Acellularization of heart valves
- researcher's name
- research field
Biomedical engineering/Biomaterial science and engineering
Substitute valves used in operations due to valvular heart diseases include mechanical valves, tissue valves (using heart valves from cows or pigs) and donor valves (taken from a human donor). Mechanical valves require the continued taking of anticoagulants, while tissue valves have a limited term of use due to chemical treatment to prevent them from being rejected by the human body. As for donor valves, there is a shortage of donors, so there are problems associated with every type of artificial valve.
One of the ways of prolonging the life of tissue valves is to not treat them chemically, and use acellular tissue from porcine heart valves. A unique method of microwave irradiation combined with a simulated in vivo environment (controlled surfactant flow and pressure through pulsation) leaves the tissue undamaged, enabling the creation of acellular tissue that retains high strength. We also have technology for cultivating human endothelial cells on the surface of acellular porcine heart valves, enabling transplants with even less chance of rejection.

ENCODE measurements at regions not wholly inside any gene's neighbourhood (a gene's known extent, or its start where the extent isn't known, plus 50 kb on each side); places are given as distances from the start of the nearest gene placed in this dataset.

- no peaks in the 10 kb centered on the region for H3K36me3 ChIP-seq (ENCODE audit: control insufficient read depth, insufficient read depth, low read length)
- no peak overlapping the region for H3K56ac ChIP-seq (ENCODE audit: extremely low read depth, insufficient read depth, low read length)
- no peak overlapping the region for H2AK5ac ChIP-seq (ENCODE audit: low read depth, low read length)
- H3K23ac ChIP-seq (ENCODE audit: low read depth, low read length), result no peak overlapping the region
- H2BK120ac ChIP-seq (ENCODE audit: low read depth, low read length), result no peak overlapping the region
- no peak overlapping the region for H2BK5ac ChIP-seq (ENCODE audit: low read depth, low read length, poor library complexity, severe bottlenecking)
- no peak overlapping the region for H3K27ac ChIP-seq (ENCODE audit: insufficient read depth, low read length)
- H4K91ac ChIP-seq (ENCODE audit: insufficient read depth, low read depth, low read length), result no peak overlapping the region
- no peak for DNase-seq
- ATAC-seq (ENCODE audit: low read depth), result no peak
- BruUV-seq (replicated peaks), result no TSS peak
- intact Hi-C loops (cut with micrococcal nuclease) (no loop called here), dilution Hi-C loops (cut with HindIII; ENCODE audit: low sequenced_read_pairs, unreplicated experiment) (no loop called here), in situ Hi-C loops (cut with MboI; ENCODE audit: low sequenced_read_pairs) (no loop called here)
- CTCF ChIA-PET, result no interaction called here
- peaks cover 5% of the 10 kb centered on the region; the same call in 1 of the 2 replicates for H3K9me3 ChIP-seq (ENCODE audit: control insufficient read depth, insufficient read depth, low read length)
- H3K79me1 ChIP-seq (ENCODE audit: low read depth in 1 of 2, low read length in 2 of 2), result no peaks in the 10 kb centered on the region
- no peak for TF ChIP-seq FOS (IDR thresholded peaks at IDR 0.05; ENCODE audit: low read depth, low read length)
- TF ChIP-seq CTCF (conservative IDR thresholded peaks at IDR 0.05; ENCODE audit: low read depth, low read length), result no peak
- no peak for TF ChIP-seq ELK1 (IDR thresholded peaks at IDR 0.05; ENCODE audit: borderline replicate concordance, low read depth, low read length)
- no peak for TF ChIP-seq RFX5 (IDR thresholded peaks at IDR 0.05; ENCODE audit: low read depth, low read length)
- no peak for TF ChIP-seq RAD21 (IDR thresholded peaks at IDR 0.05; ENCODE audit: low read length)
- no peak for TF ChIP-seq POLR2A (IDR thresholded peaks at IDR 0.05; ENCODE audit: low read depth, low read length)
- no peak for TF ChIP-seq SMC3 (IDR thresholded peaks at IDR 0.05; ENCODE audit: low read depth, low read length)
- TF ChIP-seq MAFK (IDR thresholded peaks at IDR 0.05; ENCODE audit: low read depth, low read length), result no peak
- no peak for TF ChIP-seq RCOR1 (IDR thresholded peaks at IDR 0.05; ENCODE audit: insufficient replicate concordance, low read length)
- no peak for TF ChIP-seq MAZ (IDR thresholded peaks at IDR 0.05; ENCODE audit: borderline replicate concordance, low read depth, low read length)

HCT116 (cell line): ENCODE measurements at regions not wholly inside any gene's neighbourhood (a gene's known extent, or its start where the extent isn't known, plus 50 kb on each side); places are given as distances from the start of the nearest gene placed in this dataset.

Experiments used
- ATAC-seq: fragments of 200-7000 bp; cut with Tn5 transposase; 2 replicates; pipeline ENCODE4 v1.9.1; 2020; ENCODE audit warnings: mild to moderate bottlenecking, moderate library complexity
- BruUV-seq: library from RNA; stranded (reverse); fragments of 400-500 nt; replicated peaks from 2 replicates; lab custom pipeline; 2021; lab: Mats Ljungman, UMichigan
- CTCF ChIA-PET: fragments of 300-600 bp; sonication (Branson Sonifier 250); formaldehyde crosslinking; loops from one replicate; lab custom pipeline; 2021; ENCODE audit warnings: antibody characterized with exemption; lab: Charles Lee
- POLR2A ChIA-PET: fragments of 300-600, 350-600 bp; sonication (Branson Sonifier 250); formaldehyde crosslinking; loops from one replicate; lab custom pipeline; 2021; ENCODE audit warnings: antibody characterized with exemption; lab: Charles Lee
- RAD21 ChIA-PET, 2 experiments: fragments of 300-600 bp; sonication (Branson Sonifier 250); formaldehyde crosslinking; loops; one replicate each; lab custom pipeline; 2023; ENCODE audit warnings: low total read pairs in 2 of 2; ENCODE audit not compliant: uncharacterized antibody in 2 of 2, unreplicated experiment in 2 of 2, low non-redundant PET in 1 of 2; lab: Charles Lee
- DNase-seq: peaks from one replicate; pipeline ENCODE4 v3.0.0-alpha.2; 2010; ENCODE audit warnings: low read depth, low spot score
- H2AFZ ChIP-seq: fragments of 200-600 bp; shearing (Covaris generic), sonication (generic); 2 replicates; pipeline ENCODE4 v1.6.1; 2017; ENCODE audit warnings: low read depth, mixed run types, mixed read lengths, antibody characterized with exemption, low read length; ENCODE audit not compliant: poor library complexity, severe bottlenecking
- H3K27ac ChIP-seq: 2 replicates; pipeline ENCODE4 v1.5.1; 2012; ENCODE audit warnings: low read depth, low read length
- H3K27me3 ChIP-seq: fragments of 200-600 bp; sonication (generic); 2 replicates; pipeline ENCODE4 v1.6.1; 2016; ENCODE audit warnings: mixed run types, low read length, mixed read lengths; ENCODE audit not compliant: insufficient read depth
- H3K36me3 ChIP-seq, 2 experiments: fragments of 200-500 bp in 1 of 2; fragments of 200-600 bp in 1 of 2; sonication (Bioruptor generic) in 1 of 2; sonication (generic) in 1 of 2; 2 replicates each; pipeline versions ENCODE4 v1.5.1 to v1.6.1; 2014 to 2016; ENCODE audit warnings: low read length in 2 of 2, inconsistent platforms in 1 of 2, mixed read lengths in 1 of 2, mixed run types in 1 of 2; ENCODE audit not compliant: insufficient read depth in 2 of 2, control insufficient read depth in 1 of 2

Using artificial valves requires optimization of sterilization technology. Using knowhow acquired through the development of heart valves has also enabled the acellularization of blood vessels, tendons and pericardia, and we want to make further progress in applying this technology to tendons in particular, that are placed under great stress.
We have already succeeded in the transplanting of acellular heart valves in pigs and cats. We also have knowhow in fluid mechanics (blood flow) and biomechanics, allowing us to artificially simulate a variety of in vivo environments. This enables us to take research and development to the next level in which we can work under simulated human in vivo conditions.
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